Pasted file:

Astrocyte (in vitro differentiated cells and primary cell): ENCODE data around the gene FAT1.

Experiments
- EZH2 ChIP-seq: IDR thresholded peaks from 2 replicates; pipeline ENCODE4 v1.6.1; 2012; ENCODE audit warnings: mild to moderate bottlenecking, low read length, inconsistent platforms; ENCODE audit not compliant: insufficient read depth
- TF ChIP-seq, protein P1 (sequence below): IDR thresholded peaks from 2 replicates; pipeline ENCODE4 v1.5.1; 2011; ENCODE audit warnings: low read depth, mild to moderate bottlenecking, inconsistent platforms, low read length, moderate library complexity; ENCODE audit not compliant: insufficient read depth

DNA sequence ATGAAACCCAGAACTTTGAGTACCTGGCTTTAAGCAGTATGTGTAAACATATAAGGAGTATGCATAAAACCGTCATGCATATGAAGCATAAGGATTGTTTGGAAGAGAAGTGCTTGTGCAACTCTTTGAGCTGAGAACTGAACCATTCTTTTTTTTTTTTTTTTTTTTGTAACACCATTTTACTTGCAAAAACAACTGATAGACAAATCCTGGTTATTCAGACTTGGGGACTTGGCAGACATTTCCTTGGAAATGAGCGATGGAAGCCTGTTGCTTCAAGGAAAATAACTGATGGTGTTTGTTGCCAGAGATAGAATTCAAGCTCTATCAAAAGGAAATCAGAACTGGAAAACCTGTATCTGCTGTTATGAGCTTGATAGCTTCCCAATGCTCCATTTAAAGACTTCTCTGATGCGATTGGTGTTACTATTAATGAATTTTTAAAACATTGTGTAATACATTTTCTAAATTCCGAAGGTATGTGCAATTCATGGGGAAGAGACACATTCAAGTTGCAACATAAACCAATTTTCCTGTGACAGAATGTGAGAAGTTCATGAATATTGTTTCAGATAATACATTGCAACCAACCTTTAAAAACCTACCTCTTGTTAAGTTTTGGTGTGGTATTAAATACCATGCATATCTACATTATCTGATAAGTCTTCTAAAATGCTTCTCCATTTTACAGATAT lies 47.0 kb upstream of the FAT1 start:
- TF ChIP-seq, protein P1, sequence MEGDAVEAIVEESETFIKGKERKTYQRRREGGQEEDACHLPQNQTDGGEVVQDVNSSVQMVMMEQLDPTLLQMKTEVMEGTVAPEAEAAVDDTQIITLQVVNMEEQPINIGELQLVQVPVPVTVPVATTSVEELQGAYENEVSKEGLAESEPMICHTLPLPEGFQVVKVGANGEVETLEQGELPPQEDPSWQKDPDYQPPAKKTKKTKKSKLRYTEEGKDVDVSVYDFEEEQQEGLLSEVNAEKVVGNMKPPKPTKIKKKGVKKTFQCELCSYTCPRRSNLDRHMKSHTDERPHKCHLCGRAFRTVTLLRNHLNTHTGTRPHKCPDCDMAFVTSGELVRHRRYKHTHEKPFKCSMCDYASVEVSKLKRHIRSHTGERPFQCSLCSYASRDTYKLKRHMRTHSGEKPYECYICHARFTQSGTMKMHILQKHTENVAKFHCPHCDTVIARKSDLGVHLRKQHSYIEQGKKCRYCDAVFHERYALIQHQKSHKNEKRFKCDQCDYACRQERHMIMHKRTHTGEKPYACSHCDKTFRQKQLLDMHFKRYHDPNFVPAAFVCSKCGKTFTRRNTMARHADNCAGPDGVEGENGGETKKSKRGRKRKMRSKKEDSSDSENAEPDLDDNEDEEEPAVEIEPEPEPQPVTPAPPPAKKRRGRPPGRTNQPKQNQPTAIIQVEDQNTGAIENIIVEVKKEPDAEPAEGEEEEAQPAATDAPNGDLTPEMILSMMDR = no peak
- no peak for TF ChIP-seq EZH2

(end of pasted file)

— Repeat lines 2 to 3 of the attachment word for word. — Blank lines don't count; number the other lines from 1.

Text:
Experiments
- EZH2 ChIP-seq: IDR thresholded peaks from 2 replicates; pipeline ENCODE4 v1.6.1; 2012; ENCODE audit warnings: mild to moderate bottlenecking, low read length, inconsistent platforms; ENCODE audit not compliant: insufficient read depth